Hillsborough resident contracts Zika Virus

Aedes aegypti mosquito
This 2006 photo provided by the Centers for Disease Control and Prevention shows a female Aedes aegypti mosquito in the process of acquiring a blood meal from a human host. (James Gathany/Centers for Disease Control and Prevention via AP)

HILLSBOROUGH COUNTY, Fla. (WFLA) — A Hillsborough County resident contracted the mosquito-borne Zika Virus during a trip to Venezuela in December. That person is one of three Floridians to contract the virus while traveling abroad.

The other two Floridians who contracted the virus are Miami-Dade County residents who traveled to Columbia in December.

RELATED: CDC releases guidelines for pregnant women during a Zika virus outbreak. 

State health officials say there are no locally acquired cases of the Zika Virus in Florida.

Outbreaks of Zika Virus have occurred in areas of Africa, Southeast Asia, the Pacific Islands, and the Americas. See a complete list of countries where the Zika Virus has been transmitted. Because the Aedes species mosquitoes that spread Zika virus are found throughout the world, it is likely that outbreaks will spread to new countries.

The Centers for Disease Control issued a travel notice for the virus on January 15, advising pregnant women to avoid traveling to 14 countries and territories in Central and South America and the Caribbean where the virus transmission is ongoing.

Zika virus is spread to people through mosquito bites. The most common symptoms are fever, rash, joint pain and conjunctivitis (red eyes).

The illness is usually mild with symptoms lasting from several days to a week.

According to the CDC, a possible link between Zika infection in pregnant women and subsequent birth defects is being investigated in Brazil.

Officials are trying to prevent a local epidemic. They’re warning people to protect themselves from being bitten and to reconsider traveling overseas, for now.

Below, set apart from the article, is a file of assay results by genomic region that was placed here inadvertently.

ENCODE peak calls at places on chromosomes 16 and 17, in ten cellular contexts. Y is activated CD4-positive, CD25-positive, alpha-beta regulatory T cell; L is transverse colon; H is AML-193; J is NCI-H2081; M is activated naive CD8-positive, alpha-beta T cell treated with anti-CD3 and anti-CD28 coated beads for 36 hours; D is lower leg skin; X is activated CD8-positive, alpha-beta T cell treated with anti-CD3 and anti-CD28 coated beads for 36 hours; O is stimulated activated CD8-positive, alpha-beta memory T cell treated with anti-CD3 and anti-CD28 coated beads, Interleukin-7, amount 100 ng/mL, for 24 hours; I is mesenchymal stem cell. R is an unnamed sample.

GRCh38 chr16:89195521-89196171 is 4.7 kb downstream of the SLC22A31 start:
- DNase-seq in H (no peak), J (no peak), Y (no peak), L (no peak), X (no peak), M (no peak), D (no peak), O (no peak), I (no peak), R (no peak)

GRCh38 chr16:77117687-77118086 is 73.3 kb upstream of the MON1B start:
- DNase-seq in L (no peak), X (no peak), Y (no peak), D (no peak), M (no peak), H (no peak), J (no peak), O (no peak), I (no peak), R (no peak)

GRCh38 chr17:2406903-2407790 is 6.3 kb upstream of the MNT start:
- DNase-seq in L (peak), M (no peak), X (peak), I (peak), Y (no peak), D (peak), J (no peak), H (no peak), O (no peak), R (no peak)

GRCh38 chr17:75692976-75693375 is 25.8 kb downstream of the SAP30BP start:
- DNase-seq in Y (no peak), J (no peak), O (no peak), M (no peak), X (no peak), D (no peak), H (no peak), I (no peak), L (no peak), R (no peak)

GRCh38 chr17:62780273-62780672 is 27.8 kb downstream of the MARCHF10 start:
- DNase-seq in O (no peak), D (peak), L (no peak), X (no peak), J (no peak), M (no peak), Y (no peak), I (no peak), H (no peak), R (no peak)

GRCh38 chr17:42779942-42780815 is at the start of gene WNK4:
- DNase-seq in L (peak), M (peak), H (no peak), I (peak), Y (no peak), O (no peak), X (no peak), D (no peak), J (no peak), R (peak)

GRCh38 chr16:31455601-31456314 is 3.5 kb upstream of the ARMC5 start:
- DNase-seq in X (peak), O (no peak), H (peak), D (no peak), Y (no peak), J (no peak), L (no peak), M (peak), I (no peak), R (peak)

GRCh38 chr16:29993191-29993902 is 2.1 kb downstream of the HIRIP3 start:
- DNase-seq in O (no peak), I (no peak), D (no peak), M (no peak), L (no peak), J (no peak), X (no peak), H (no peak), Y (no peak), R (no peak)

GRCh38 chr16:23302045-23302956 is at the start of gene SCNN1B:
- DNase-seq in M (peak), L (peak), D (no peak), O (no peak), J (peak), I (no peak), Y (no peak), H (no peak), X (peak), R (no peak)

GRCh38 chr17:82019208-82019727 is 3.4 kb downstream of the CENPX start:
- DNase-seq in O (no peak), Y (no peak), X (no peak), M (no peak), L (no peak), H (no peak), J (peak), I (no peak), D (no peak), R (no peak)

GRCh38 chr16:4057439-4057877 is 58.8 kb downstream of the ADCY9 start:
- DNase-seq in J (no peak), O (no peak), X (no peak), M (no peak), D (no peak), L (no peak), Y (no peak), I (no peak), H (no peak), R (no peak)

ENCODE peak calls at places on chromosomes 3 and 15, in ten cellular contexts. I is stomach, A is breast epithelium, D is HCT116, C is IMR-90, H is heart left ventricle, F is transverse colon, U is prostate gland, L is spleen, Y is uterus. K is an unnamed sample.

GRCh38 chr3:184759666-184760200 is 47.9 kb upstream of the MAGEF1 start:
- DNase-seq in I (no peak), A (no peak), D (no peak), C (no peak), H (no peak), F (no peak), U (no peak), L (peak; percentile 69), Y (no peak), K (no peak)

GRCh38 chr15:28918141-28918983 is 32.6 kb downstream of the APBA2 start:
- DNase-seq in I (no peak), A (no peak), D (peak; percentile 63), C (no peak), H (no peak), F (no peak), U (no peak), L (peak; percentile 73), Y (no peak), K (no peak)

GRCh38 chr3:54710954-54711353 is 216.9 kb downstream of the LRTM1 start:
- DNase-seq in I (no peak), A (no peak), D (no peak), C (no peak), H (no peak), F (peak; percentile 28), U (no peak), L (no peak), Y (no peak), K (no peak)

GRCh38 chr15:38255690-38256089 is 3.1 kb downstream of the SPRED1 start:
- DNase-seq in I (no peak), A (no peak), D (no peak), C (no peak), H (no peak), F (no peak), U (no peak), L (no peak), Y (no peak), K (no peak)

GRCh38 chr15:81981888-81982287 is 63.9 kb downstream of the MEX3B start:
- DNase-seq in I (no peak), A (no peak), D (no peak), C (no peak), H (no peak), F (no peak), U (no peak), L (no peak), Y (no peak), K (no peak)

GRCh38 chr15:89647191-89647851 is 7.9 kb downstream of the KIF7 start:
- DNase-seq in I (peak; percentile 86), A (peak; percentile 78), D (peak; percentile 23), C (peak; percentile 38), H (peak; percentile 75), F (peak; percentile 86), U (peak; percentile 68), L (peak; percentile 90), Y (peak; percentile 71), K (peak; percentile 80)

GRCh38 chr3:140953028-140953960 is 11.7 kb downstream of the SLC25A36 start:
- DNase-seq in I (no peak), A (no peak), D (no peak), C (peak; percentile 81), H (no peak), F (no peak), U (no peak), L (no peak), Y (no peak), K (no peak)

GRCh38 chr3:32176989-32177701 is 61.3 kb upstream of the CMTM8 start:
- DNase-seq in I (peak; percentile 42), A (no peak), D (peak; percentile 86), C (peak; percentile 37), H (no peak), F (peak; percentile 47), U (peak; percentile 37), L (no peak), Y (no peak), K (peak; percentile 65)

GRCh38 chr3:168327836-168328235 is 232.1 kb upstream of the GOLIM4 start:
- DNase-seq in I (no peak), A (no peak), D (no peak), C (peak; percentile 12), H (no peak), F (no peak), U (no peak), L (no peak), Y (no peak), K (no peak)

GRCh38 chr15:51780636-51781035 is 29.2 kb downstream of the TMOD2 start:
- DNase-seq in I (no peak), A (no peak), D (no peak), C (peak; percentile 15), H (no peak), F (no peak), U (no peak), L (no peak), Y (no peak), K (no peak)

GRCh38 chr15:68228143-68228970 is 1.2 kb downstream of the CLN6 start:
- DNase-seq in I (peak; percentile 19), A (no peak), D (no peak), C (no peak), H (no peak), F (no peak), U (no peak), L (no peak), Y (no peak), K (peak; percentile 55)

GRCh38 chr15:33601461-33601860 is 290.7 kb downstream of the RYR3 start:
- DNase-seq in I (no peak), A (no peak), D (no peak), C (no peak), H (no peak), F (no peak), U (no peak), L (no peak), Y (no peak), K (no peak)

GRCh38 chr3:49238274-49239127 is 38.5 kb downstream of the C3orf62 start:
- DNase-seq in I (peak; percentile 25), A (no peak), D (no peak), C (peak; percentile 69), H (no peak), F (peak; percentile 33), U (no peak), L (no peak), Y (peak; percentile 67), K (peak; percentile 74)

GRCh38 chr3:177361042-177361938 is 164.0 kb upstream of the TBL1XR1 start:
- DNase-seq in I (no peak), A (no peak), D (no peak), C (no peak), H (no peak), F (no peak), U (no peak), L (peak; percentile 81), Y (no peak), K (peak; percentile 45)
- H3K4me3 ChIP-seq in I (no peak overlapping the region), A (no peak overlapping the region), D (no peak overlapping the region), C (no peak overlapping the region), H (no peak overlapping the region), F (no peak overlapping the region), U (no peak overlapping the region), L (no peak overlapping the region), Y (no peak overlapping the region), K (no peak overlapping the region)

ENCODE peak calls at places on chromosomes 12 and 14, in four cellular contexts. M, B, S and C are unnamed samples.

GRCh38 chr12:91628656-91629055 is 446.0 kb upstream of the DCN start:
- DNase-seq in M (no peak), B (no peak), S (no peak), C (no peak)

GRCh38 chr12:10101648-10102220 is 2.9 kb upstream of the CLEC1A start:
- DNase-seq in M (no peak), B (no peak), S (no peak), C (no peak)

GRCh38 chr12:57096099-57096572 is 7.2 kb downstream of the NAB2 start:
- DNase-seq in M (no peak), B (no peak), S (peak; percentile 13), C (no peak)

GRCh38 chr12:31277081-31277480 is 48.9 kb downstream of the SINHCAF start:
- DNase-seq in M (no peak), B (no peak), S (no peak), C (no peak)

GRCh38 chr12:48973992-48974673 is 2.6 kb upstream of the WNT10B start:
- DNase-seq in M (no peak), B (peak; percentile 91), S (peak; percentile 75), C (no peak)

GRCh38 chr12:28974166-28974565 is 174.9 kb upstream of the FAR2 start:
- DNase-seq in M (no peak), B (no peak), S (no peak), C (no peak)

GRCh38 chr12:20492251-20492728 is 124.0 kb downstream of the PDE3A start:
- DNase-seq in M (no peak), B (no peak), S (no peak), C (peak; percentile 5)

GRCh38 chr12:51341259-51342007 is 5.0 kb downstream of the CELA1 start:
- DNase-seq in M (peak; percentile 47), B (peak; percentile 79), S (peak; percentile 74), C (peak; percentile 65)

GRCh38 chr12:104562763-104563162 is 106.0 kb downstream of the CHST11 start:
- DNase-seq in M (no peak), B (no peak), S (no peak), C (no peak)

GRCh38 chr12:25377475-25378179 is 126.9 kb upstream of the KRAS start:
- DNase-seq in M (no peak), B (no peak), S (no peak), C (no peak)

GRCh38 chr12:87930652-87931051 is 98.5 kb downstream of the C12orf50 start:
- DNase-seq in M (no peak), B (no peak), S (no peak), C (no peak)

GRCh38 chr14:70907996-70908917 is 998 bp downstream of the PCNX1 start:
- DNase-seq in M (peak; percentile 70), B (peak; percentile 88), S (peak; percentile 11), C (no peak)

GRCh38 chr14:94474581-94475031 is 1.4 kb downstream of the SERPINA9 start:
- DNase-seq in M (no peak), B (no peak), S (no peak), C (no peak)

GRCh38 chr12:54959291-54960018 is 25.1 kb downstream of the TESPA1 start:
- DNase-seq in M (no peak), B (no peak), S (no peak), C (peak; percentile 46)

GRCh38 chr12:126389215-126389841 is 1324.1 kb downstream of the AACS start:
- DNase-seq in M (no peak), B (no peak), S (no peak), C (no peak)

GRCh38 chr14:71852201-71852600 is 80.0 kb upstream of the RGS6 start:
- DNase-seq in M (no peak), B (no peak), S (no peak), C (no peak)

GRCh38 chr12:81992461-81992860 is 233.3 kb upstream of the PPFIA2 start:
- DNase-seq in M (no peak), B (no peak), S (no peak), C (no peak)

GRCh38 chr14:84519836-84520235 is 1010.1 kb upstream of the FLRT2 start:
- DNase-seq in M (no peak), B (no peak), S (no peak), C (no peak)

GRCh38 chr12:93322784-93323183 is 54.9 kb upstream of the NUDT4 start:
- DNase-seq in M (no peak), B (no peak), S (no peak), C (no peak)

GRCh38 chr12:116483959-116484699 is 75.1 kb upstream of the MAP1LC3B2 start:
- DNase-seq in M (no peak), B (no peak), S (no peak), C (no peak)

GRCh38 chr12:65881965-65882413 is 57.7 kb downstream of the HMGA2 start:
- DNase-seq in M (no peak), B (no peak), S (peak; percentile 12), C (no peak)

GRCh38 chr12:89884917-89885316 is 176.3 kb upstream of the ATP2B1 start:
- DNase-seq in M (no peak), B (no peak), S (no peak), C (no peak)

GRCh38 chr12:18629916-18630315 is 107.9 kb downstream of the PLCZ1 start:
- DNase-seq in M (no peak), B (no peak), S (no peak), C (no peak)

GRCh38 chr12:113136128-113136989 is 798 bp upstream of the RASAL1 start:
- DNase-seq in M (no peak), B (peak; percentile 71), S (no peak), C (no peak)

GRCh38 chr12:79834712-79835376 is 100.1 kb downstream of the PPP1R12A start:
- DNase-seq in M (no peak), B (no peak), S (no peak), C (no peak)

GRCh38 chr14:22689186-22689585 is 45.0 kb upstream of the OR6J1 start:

“Just do whatever you can to prevent from being bitten in the first place,” said Steve Huard with the Florida Department of Health.

Mosquito control sprayed around the victim’s home. Residents are asked to dump standing water, wear protective clothing and use repellent.

“There (are) a lot of mosquitoes, you never know what you’re going to get,” area resident Adriana Moreno said.

Moreno is just hearing about the virus. She said warnings are spreading fast in Colombia.

“They were suggesting people, women, not to get pregnant until July 2016,” she said.

Moreno hasn’t visited Colombia in three years and doesn’t plan to go back anytime soon, especially since she’d like to have a family one day. “Another thing they were saying on the Colombian news is that if someone gets pregnant, that should be a reason to get an abortion,” she said.

This is the second mosquito advisory in the last year.

“We’ve been under a mosquito advisory since the early part of the summer for West Nile Virus. So even though it’s gotten a little chilly out, it is not cold enough to make a dent in the mosquito population locally,” Huard said.

Health officials said the Zika Virus is not deadly. Rather, it’s like catching a really bad cold. Besides antibiotics, the virus has to run its course. Authorities said if you do plan to travel outside of the United States, be up to date on your shots.

Learn more about the Zika Virus.

Zika map

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